Secondly, to explore this further, the authors built a recommender system from Bit Torrent logs. Using this data they inferred pirates’ viewing preferences by modeling what such a system would recommend. They then calculated the level of ‘fit’ between these preferences and what was available on the cinema pack. Here they essentially found that a pirate household was more likely to use the cinema pack if there was a fit between what they wanted to watch and what was available.
To put this in perspective, a catalogue the size of Netflix US (5,600 titles cited in this study) would at best achieve a fit of 50%. This study showed that even when there was a hypothetical 100% predicted fit between a household’s preferences and the content available from the cinema pack, there would be a mere 18% reduction in the likelihood of using BitTorrent. “This suggests that for the vast majority of pirate households, the marginal costs of consuming pirated content is essentially zero” the authors state.
If we let that sink in – when offered content that matches their preferences, for free, when they want to watch it, through a legal channel, the majority of pirates will still choose to pirate.
For a minority of pirates, the authors hypothesise that the marginal cost of piracy cannot be zero since some did choose to turn to SVOD if they had preferences that were aligned with the content offered.
Finally, using a multinomial choice model and setting indicative prices for SVOD, TVOD and piracy options, they estimated the dollar value a pirate places on piracy and the amount they would hypothetically be willing to pay for SVOD instead. This analysis estimates that households whose preferences aligned 50% with the content offered in the cinema pack would be prepared to pay $US3.25 per month for it.
What the analysis doesn’t say is that “Netflix should cut prices to beat piracy”
This study shows that unless the ‘cost’ of piracy is increased then SVOD’s role in reducing piracy will be limited. To have a major effect, content creators would need to provide significantly larger catalogues, make content available earlier and cut the price of SVOD to a fraction of what it is currently, something that the authors of this study conclude “may also affect the production of content and the pace of innovation in the entertainment industry which may ultimately also reduce consumer surplus”.
The study also shows that SVOD’s impact on illegal Bit Torrent use is likely small and possibly would be more effective when used in conjunction with other proven measures such as site blocking which increase the ‘cost’ of piracy.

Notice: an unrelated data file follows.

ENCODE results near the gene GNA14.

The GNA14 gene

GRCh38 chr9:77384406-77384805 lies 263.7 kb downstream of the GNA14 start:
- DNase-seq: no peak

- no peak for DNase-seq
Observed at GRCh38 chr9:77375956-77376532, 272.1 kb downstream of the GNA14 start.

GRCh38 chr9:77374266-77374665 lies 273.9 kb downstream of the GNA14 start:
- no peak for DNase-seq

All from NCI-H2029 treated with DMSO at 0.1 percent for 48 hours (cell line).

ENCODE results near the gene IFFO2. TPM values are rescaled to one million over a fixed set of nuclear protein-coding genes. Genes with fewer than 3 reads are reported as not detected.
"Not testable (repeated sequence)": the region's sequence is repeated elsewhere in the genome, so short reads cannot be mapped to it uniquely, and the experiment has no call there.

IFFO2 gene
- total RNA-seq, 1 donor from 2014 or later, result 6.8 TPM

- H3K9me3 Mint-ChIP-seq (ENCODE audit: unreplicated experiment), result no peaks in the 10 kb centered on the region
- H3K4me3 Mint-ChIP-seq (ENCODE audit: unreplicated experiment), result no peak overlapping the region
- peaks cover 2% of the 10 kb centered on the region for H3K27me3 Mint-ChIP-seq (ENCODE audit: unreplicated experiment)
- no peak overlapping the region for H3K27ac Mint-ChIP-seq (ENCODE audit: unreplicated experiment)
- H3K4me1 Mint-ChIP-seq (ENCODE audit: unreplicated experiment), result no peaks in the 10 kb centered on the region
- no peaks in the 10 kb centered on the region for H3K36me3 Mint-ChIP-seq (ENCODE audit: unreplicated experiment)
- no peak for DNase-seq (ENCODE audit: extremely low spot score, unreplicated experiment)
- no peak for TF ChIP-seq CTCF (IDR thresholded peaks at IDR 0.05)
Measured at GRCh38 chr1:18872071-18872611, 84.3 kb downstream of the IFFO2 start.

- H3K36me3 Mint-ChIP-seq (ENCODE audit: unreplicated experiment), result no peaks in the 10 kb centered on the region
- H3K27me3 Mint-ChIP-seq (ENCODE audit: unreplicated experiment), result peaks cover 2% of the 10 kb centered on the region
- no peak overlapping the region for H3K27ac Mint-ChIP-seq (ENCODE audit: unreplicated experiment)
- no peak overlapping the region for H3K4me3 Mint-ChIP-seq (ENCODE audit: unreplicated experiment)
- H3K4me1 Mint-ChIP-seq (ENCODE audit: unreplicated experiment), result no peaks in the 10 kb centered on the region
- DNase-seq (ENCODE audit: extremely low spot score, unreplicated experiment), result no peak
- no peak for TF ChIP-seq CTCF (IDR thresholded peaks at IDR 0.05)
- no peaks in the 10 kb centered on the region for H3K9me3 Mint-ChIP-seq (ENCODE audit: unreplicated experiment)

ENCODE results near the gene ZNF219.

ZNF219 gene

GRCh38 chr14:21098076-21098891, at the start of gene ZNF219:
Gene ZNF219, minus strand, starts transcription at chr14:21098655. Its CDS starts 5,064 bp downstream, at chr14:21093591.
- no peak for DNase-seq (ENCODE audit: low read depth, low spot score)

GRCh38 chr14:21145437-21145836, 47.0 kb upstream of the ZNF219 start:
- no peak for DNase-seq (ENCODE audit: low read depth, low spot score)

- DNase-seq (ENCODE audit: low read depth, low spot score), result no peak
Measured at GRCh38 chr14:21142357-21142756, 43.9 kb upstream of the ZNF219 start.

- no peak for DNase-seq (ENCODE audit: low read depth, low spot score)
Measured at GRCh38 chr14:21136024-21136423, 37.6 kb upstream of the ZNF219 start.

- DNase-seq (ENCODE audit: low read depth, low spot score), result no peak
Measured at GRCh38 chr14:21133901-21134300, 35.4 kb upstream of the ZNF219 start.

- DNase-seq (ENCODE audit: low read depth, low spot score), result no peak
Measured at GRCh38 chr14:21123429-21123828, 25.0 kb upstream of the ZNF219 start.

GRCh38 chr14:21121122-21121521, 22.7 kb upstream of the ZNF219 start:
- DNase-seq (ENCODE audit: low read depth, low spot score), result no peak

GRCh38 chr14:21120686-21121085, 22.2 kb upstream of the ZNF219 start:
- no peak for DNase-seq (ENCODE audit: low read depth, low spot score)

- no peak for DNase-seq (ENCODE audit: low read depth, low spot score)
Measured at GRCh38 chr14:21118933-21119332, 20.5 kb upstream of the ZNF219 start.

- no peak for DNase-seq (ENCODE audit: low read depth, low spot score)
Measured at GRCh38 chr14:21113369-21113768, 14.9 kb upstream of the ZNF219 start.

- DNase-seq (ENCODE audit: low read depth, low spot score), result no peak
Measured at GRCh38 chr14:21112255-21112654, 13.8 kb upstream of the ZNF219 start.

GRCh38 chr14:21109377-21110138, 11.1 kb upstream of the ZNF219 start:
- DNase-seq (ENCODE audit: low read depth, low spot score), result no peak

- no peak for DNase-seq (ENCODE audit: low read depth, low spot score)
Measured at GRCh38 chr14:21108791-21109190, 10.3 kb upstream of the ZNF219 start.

Well-executed studies such as this support evidence-based decision making for those wanting to limit piracy.
Media over-simplification of the findings and the suggestion that there is a single, simple economic solution to the issue is not helpful.
In the words of one of the authors: “All headlines about Netflix have nothing to do with our paper and were easy titles that don’t reflect our analysis.”4
Anna Meadows is a research and communications professional with over 20 years of experience in advertising, market research, marketing and behavioural science consultancy. Anna founded Sycamore Research in Sydney in 2007 having worked for multinational advertising and research agencies in London, Sydney & Singapore. Anna has worked with some of the world’s largest brands including MasterCard, BBC, Nestle and HSBC. She has been researching copyright infringement since 2008 and has been involved in 17 studies on the topic across Asia Pacific.
Anna is an accredited Qualified Practitioner of Market Research with the Australian Market and Social Research Society and she holds a Master’s degree in Behavioural Science from the London School of Economics.
1Danaher, B., Smith, M. D., & Telang, R. (2015). The Effect of Piracy Website Blocking on Consumer Behavior.
2Geng, X., & Lee, Y. J. (2013). Competing with piracy: A multichannel sequential search approach. Journal of Management Information Systems, 30(2), 159-184.
3Godinho de Matos, M., Ferreira, P., & Smith, M. D. (2017). The Effect of Subscription Video-on-Demand on Piracy: Evidence from a Household-Level Randomized Experiment. Management Science.
4Private correspondence January 2018.